The U.S. dollar, which recovered after early weakness to go marginally up ahead of the Federal Reserve’s monetary policy announcement this afternoon, slipped after the Fed said interest rates will stay near zero through 2023.
However, the currency recovered lost ground on comments from the central bank that it expects the U.S. economy to recover from the virus crisis thanks to falling unemployment rate.
As widely expected, the Fed decided to keep the target range for the federal funds rate at zero to 0.25%.
The central bank said it expects rates to remain at current levels until labor market conditions reach levels consistent with maximum employment and inflation has risen to 2% and is on track to moderately exceed 2% for some time.
The projections from Fed officials suggest consumer price inflation will remain below 2% until at least 2023.
The Fed’s latest estimates point to a 3.7% contraction in GDP in 2020, reflecting an improvement from the 6.5% plunge forecast in June.
However, the Fed downwardly revised its estimates for GDP growth in 2021 and 2022 to 4% and 3%, respectively. GDP growth in 2023 was forecast at 2.5%.
The central bank reiterated its commitment to using its full range of tools to support the U.S. economy in this challenging time.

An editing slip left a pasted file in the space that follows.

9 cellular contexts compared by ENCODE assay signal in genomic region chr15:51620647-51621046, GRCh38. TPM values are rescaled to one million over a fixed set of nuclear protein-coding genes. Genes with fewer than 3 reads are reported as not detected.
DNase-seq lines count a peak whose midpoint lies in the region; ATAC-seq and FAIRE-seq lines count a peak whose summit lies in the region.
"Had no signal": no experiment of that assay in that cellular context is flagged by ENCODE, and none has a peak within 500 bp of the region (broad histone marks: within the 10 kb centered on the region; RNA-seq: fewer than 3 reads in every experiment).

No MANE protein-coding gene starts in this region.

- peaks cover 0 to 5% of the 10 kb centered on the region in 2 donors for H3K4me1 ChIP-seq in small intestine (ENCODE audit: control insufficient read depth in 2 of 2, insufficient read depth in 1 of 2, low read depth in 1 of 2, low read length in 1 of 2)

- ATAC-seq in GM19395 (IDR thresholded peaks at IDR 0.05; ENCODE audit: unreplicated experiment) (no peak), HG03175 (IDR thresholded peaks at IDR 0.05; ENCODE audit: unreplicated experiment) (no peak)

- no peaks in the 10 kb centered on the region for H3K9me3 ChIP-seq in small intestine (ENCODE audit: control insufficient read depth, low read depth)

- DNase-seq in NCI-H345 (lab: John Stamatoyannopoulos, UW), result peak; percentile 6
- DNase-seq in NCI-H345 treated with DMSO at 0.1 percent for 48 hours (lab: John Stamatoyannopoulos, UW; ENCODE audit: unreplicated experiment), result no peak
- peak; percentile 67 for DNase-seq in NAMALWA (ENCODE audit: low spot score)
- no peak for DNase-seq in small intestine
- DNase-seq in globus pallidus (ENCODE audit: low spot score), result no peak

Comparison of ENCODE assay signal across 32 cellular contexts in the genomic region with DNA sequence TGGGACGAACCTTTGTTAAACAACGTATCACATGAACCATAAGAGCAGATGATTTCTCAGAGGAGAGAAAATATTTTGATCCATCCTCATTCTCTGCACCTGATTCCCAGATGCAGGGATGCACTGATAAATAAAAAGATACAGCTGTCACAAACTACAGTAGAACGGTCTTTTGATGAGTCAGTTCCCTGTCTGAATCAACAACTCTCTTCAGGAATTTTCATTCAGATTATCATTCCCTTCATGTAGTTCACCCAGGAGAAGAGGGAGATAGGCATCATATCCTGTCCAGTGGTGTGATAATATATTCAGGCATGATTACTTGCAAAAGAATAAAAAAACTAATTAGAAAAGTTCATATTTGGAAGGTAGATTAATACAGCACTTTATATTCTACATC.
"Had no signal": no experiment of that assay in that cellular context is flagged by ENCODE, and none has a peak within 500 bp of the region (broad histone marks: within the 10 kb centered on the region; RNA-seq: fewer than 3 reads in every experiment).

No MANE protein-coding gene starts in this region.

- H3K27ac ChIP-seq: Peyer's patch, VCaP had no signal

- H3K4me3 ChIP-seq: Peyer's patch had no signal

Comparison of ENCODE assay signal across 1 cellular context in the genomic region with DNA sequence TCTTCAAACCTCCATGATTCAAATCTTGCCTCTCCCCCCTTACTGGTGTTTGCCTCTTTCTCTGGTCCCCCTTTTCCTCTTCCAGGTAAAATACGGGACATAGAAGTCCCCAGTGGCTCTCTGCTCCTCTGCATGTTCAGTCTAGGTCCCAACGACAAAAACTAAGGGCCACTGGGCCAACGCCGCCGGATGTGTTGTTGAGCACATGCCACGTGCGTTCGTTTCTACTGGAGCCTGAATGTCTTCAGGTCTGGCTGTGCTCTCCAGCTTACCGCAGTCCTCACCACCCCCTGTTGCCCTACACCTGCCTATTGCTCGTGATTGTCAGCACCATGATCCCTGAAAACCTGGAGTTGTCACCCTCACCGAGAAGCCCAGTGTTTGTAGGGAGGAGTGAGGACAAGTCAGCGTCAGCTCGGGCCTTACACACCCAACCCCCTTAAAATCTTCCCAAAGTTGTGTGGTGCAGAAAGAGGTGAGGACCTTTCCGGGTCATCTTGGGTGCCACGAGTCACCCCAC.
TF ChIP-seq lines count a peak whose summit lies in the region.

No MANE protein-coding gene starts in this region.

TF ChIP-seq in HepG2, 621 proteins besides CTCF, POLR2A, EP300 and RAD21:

The dollar index, which rose to 93.28 after the central bank’s comments, was last seen at 93.20, up 0.16% from previous close. The index had earlier dropped to a low of 92.78.
Against the Euro, the dollar firmed up to $1.1810, gaining more than 0.3%.
The Pound Sterling was stronger by nearly 0.6% with a unit of Sterling fetching $1.2964 in late afternoon trades. The sterling hit a high of $1.3008 before paring gains. The Bank of England is scheduled to announce its monetary policy on Thursday.
The Yen was firmer by about 0.41% at 105.00 a dollar. The Bank of Japan’s monetary policy announcement is due on Thursday.
Japan had a merchandise trade surplus of 248.299 billion yen in August, the Ministry of Finance said today. That was well above expectations for a deficit of 37.5 billion following the 11.6 billion yen surplus in July.
Exports were down 14.8% on year, beating forecasts for a fall of 16.1% after sinking 19.2% in the previous month.
Imports tumbled an annual 20.8% versus expectations for a fall of 18% following the 22.3% decline a month earlier.
Against the Aussie, the dollar was flat at 0.7302, after recovering to 0.7279 a unit of the Australian currency from a low of 0.7345 touched earlier in the day.
The Swiss franc was weak at 0.9097 a dollar, losing ground from previous close of 0.9081.
The Loonie edged up marginally to 1.3177 a dollar.
The material has been provided by InstaForex Company – www.instaforex.com